7 Pricing Tips to Reduce International Shopping Cart Abandonment

This is part of our 4-part series on reducing international shopping cart abandonment. You can read the other three parts here: 4 Shipping Tips, 4 UX Tips, and 4 Trust Tips.


When selling internationally, you can help cut down on shopping cart abandonment by making sure that all facets of your pricing are localized, appealing, and well-understood by local shoppers. Consider that 61% of international online shoppers say they’ve made cross-border purchases because of price—in fact, it’s the #1 reason they do.

Bear in mind, however, that localizing prices means more than just swapping out the word “coupon” for “voucher,” or dollars for pounds sterling. Prices communicate different things to different buyers for different products in each market; in a way, it’s a language of its own. Thus, reducing shopping cart abandonment requires a thoroughly localized pricing strategy that takes into account everything from local pricing perceptions, to shipping cost considerations and more.    

Get the basics right: currencies.

The idea that shoppers need to see prices listed in their local currency may seem obvious, or even rudimentary, but given its importance (and how surprisingly easy it can be to overlook) it still bears mentioning. Research shows that 13% of customers will abandon their shopping carts, or even leave a retail site completely, when they discover that prices are not listed in their local currency. After all, asking shoppers to do something as basic as convert prices into their own currency is dead giveaway that a site doesn’t value that local market.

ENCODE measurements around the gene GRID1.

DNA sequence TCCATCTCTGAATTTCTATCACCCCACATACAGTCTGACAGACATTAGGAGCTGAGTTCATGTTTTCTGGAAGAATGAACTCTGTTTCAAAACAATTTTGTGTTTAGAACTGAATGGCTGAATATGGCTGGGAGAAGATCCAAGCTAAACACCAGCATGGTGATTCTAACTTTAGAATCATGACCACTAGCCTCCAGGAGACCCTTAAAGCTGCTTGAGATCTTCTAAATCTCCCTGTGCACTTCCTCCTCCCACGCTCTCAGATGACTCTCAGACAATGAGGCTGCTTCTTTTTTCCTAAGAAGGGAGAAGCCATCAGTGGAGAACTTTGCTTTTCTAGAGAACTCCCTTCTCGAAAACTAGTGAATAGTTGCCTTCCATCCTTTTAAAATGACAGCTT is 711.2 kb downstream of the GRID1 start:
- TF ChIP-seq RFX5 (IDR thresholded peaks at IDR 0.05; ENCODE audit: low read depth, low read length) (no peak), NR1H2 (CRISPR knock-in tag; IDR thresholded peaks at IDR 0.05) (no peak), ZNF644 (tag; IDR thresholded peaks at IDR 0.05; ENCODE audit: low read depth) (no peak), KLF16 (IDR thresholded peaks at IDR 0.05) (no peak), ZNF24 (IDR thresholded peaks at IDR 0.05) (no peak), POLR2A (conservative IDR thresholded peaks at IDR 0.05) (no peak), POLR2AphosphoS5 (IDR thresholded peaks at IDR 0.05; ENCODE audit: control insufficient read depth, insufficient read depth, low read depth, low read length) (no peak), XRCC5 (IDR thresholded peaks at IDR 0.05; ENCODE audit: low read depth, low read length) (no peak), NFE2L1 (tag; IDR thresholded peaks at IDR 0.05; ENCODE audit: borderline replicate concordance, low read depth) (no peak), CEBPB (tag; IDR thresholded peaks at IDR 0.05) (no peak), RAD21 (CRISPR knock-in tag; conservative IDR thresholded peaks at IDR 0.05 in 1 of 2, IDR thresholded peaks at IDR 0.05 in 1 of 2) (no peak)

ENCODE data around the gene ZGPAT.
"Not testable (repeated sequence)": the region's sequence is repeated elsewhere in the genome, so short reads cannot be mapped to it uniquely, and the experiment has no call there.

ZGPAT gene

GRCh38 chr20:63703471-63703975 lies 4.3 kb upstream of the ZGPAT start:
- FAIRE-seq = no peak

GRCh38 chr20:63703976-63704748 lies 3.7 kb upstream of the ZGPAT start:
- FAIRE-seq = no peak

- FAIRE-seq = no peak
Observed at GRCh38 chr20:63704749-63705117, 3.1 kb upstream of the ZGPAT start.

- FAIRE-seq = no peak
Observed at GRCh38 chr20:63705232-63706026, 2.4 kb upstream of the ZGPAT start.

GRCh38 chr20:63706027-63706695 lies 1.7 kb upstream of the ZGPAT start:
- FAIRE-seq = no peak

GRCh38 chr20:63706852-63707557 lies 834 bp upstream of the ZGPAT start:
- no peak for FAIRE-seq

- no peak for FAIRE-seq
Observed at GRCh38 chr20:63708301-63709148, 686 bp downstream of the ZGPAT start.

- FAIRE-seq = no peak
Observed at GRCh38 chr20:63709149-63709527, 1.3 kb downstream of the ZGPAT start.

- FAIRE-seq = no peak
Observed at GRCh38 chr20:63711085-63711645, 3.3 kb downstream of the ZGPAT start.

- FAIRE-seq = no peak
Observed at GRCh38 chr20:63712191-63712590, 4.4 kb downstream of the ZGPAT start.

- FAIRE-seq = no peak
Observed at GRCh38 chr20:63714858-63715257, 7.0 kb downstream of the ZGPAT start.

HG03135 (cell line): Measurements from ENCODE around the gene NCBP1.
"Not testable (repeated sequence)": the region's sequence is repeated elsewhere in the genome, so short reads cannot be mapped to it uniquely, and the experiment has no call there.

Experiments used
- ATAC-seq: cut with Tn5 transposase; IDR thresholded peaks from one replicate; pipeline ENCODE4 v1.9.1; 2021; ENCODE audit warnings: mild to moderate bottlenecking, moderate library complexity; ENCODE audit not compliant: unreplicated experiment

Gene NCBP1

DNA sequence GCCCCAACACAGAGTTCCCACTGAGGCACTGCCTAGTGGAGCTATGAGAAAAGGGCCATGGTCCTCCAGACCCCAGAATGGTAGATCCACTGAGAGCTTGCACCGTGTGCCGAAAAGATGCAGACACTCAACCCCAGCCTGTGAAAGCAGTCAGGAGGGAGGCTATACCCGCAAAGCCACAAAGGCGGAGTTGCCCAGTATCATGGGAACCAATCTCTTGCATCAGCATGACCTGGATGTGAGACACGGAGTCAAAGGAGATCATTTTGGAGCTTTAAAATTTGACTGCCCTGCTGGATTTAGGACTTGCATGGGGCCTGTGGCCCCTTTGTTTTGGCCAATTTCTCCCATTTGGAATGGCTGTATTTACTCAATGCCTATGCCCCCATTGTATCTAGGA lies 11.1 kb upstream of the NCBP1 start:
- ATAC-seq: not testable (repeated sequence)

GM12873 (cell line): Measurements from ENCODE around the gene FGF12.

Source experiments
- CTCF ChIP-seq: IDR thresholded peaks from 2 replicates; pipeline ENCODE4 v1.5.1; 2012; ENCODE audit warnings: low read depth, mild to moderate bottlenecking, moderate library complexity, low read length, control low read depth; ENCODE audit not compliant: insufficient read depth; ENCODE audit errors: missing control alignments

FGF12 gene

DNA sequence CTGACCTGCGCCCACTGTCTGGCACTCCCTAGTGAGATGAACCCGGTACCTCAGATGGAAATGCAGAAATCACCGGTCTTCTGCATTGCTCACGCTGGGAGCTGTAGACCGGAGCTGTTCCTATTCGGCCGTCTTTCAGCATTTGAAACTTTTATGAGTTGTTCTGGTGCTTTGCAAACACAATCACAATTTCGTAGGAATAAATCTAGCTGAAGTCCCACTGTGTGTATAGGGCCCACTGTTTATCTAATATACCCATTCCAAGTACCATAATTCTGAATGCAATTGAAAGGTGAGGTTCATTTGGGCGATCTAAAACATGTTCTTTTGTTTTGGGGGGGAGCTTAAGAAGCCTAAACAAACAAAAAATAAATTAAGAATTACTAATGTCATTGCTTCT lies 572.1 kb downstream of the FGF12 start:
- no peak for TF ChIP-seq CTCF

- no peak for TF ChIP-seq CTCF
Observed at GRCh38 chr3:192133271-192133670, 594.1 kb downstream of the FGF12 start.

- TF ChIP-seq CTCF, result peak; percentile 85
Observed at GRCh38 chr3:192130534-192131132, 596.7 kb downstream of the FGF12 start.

Having to translate foreign currencies also makes it difficult for customers to predict exactly how much something costs, and most people aren’t going to buy something unless they know the exact price.

The solution here is fairly straightforward: list prices in the currency relevant to the shopper to encourage trust, and keep the funnel flowing smoothly and speedbump-free for your customers.

Base prices on local market elasticity.

Different markets will place a different value on your products, and have different purchasing power parities, which means you’ll need to price accordingly. You may need to lower your price in markets where your product may not be valued as much in order to keep customers from walking. That said, you may also find that you can actually increase prices in other countries: consider the classic “big mac index.”

Of course, while the big mac index is a fun way to get started on pricing, it takes into account neither tastes, nor perceptions of quality. For instance, Chinese consumers like luxury products, and historically have been willing to pay premiums for foreign brands in the fashion, automotive and wine industries. Even now, they continue to be willing to pay foreign premiums for staples, like powdered milk, in cases where their local brands aren’t as trusted.

However, as high quality local brands start emerging with staples like toothpaste, cosmetics, and juice—and, consequently, gaining and maintaining local consumers’ trust and loyalty—these same consumers become less and less willing to pay premiums for imports.

This is an example of why it’s important to pay close attention and respond quickly to changes in the markets you’re building in. One sign that it may be time to re-evaluate your pricing strategy in a given market would be the emergence of gray-market middle-men: for instance, nearly $11B in goods were brought into China in 2013 through shopping agents in order to get around high import costs.

Keeping an eye on such local issues will help you maintain an attractive pricing strategy, ensuring more of your international shoppers actually purchase the items they place in their carts.

Localize shipping costs.